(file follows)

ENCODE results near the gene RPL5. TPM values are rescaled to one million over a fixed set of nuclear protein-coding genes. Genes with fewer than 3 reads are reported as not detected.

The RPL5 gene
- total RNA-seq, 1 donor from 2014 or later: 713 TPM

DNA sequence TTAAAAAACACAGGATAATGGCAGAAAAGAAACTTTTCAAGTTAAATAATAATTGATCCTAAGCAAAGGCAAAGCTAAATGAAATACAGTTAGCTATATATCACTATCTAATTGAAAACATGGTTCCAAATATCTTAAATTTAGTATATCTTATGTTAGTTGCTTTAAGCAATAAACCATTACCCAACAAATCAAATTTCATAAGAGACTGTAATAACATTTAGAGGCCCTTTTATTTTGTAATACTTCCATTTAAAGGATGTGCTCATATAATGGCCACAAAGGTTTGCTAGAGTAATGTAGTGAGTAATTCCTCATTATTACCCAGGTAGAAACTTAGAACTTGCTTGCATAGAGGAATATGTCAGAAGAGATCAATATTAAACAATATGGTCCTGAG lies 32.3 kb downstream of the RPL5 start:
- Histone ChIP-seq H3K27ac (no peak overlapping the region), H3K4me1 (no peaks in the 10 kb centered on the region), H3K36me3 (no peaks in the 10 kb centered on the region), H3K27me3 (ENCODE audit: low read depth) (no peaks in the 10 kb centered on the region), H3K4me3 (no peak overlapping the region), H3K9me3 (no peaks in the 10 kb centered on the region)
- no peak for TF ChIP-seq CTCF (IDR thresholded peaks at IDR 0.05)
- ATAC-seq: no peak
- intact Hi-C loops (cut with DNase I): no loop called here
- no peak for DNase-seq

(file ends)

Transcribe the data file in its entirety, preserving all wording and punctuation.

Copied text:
ENCODE results near the gene RPL5. TPM values are rescaled to one million over a fixed set of nuclear protein-coding genes. Genes with fewer than 3 reads are reported as not detected.

The RPL5 gene
- total RNA-seq, 1 donor from 2014 or later: 713 TPM

DNA sequence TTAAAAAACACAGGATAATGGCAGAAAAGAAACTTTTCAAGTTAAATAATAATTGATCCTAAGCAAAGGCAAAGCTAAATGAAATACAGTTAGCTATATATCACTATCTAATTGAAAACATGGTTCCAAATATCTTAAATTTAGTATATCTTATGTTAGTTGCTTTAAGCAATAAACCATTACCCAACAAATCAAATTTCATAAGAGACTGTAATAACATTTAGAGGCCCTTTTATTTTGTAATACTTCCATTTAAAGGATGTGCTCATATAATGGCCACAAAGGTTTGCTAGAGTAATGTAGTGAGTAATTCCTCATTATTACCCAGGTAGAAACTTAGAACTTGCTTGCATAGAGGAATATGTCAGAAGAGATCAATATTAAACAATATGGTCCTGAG lies 32.3 kb downstream of the RPL5 start:
- Histone ChIP-seq H3K27ac (no peak overlapping the region), H3K4me1 (no peaks in the 10 kb centered on the region), H3K36me3 (no peaks in the 10 kb centered on the region), H3K27me3 (ENCODE audit: low read depth) (no peaks in the 10 kb centered on the region), H3K4me3 (no peak overlapping the region), H3K9me3 (no peaks in the 10 kb centered on the region)
- no peak for TF ChIP-seq CTCF (IDR thresholded peaks at IDR 0.05)
- ATAC-seq: no peak
- intact Hi-C loops (cut with DNase I): no loop called here
- no peak for DNase-seq